Amazon has taken down listings for muscle-building injectable peptides, some of which are considered “doping drugs” by the World Anti-Doping Agency. A new Markup report describes how sellers skirted an Amazon policy banning injectable drugs by labeling the peptides for scientific use.
- The performance-enhancing drugs, which are synthetic versions of naturally-occurring peptides in the body, can reportedly build muscle and heal injuries.
- At least 66 such listings have appeared on Amazon since August. While they were ostensibly sold for "research" or "lab" purposes, reviews and questions on the listings showed customers were injecting them into their bodies.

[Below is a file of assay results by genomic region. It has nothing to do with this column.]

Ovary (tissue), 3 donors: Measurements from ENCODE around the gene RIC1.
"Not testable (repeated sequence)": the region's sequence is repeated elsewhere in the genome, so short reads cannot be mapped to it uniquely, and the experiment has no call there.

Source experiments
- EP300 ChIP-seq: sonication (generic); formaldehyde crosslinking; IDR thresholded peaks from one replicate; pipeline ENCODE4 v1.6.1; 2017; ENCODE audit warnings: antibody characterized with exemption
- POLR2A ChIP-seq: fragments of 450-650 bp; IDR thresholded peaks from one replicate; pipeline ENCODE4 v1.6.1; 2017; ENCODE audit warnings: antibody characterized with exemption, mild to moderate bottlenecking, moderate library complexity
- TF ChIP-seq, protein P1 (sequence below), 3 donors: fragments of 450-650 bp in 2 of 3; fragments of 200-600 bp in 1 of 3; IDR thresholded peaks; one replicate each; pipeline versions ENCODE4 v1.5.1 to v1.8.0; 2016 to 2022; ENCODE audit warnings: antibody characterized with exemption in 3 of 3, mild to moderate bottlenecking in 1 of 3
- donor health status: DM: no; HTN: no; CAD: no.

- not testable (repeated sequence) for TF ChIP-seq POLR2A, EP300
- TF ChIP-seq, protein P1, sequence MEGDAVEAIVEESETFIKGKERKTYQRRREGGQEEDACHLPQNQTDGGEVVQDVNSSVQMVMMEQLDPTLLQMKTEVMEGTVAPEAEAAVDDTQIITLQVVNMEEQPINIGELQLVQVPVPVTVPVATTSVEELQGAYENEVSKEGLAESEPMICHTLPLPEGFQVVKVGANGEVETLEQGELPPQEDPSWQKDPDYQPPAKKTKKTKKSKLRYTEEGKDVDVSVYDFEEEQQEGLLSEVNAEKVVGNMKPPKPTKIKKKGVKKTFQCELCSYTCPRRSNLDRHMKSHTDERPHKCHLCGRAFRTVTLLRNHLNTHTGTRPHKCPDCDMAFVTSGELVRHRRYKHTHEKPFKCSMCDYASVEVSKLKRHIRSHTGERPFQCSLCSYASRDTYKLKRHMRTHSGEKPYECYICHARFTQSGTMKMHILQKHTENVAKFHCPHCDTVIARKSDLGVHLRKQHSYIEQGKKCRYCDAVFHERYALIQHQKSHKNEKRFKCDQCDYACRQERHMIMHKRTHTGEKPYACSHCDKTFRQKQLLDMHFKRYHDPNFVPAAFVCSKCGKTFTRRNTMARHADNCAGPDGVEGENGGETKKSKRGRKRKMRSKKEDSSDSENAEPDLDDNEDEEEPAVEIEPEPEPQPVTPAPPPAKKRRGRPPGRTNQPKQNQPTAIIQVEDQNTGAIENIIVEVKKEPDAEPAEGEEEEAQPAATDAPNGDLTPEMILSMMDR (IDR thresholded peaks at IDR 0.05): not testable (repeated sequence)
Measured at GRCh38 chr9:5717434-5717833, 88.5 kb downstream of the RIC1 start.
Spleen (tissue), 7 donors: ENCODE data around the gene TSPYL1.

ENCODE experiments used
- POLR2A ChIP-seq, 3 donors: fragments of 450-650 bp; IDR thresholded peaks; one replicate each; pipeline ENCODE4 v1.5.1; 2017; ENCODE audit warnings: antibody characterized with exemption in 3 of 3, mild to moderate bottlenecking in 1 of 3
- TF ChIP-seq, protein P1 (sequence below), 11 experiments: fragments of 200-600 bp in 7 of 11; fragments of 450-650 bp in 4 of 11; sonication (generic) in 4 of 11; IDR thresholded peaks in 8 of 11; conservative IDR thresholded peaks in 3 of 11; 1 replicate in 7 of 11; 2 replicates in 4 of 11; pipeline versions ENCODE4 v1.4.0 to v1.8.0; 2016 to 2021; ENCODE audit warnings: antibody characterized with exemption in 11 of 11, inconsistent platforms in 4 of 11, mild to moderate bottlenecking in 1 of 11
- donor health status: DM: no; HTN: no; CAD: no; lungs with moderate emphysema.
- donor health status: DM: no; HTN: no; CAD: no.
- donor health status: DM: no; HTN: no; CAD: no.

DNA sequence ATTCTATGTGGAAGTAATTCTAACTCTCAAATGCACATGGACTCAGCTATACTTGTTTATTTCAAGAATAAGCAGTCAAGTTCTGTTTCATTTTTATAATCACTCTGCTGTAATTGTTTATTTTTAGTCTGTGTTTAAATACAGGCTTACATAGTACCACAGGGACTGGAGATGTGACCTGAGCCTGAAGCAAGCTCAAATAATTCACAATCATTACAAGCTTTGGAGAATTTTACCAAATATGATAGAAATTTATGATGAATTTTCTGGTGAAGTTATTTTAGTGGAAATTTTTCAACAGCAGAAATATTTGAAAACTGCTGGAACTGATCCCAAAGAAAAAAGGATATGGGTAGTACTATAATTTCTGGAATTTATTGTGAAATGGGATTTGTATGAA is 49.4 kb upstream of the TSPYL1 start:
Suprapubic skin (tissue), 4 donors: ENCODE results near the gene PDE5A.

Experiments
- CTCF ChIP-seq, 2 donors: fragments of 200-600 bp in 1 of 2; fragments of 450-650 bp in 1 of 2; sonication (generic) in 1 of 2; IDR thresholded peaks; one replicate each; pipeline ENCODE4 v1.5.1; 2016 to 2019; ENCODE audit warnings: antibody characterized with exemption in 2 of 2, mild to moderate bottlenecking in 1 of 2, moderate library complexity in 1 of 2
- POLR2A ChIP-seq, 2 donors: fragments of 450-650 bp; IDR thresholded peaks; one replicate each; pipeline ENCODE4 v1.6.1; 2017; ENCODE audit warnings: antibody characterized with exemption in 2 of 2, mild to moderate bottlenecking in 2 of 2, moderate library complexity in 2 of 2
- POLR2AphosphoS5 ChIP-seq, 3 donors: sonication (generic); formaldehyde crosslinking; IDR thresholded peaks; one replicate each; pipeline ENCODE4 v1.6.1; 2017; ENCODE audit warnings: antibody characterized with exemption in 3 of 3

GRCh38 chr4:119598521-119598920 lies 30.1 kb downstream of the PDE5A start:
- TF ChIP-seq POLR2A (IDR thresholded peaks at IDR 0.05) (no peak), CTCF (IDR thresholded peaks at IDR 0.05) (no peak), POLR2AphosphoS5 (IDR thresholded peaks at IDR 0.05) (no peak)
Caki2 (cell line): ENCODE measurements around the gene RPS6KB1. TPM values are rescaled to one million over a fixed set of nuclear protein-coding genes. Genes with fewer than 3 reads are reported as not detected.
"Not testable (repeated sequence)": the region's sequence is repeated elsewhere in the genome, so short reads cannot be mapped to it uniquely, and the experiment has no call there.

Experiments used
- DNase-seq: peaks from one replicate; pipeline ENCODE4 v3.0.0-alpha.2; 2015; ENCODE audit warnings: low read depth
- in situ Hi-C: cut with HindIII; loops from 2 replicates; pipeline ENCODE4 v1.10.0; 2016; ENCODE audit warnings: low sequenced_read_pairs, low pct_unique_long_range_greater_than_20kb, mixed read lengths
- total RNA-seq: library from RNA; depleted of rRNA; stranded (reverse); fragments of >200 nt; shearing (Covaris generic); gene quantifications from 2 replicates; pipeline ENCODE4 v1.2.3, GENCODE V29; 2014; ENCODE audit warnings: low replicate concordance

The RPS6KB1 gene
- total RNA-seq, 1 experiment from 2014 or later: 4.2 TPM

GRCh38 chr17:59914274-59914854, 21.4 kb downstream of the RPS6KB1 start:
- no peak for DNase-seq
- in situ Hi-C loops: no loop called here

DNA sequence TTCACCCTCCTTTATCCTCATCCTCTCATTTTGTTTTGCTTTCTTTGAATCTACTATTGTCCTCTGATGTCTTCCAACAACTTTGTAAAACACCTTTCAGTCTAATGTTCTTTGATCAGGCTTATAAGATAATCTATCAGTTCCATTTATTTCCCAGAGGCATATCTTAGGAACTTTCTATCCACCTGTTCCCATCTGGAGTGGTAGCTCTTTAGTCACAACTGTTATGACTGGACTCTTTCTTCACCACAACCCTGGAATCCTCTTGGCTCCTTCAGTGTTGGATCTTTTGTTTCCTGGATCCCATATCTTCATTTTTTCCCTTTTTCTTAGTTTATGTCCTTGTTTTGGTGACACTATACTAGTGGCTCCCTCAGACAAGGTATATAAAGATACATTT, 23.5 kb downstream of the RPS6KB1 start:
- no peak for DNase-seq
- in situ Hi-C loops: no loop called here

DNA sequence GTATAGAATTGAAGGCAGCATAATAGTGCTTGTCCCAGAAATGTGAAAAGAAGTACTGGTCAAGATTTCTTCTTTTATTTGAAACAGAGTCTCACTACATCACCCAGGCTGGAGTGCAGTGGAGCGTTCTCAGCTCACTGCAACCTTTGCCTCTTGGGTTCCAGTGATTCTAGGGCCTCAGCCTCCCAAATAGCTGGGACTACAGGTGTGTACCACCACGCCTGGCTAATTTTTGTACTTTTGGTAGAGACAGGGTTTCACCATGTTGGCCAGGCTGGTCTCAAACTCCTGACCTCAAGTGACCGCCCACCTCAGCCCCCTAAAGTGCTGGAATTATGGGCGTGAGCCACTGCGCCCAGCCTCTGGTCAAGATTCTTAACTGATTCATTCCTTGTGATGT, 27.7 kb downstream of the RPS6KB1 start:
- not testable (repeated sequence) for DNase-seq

- Amy Eichner of the U.S. Anti-Doping Agency said the drugs can mess with hormones, causing long-term impacts like hormone suppression, growth rate changes, and infertility. Dr. Rand McClain, a sports medicine physician, says many peptides sold online have suspect sourcing and purity. "Amazon needs to do a better job," McClain said.
- The peptides were not approved by the U.S. Food and Drug Administration. Amazon says it recently removed the listings "out of an abundance of caution," months after saying it would crack down on such listings.